Over at Max Sawicky’s blog, smart dude Gar Lipow has argued that market-based mechanisms (particularly emissions trading and carbon taxes) won’t do much to solve global warming. Instead, he claims that energy consumption is, in broad strokes, determined by infrastructure: highways, railroads, power lines, power plants, the layout of our cities, and the like. Market-based mechanisms might affect things at the margins, but major “decarbonization” can only follow from substantial change to infrastructure—which Gar argues can only come about as the result of major investments by the public sector.
It’s a point of view worth considering, and I have no interest in debating him on the point right now.
However, in today’s Seattle Post-Intelligencer, I notice that proposed Washington State energy efficiency standards for new apartment buildings were just scrapped, because developers argued that the they would make new downtown high rises too expensive to be worth building.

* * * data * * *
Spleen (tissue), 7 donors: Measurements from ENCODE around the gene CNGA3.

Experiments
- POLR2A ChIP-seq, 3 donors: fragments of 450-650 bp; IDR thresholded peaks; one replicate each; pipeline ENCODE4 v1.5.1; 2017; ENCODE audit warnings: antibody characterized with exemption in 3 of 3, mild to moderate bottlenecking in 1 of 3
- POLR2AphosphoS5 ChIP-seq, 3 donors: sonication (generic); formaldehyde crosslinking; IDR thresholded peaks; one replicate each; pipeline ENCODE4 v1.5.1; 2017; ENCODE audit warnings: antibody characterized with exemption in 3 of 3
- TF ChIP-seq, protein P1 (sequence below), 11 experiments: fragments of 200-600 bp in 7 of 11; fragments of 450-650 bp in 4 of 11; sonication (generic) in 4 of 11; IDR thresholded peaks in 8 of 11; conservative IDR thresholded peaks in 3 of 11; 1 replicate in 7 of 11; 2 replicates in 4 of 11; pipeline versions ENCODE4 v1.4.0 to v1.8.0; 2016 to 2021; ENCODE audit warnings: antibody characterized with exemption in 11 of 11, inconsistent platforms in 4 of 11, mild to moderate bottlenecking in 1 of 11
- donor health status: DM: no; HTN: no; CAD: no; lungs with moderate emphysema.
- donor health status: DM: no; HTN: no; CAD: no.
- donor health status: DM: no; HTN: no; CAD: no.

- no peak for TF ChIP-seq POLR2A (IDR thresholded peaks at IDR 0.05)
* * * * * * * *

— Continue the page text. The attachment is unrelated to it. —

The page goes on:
In other words, a misaligned energy market is making it harder to make the case for the kind of greener infrastructure that Gar seems to think we need.
Find this article interesting? Support more research like this with a gift!
If it’s really true that the energy standards would have prevented downtown highrises from being built, they could have been a net minus for energy efficiency. Compared with standard single family homes in the suburbs, downtown living tends to save lots of energy, both for commuting and for heating and lighting. According to a construction industry energy expert:
“You’ve got 30 high-rise buildings that are about to come out of the ground that won’t be permittable in downtown Seattle.”
Now, I don’t want to debate that claim either, since I have no idea if it’s accurate.
But I do think it’s worth wondering: if carbon were taxed—and energy were more expensive as a result—then would tighter energy standards have pencilled out? If there were a market for carbon credits, could the builders have found a way to make money by promoting even greater efficiency?
Or, more broadly, could taxing the externalities of carbon, coupled with a robust carbon market, make everyone—public and private sector alike—more willing to make the sort of smart infrastructure investments that will allow us to thrive as a society while emitting less carbon? I don’t have answers to those questions, obviously—but they’re worth asking, before we poo-pooh the power of taxes and markets to influence our choices.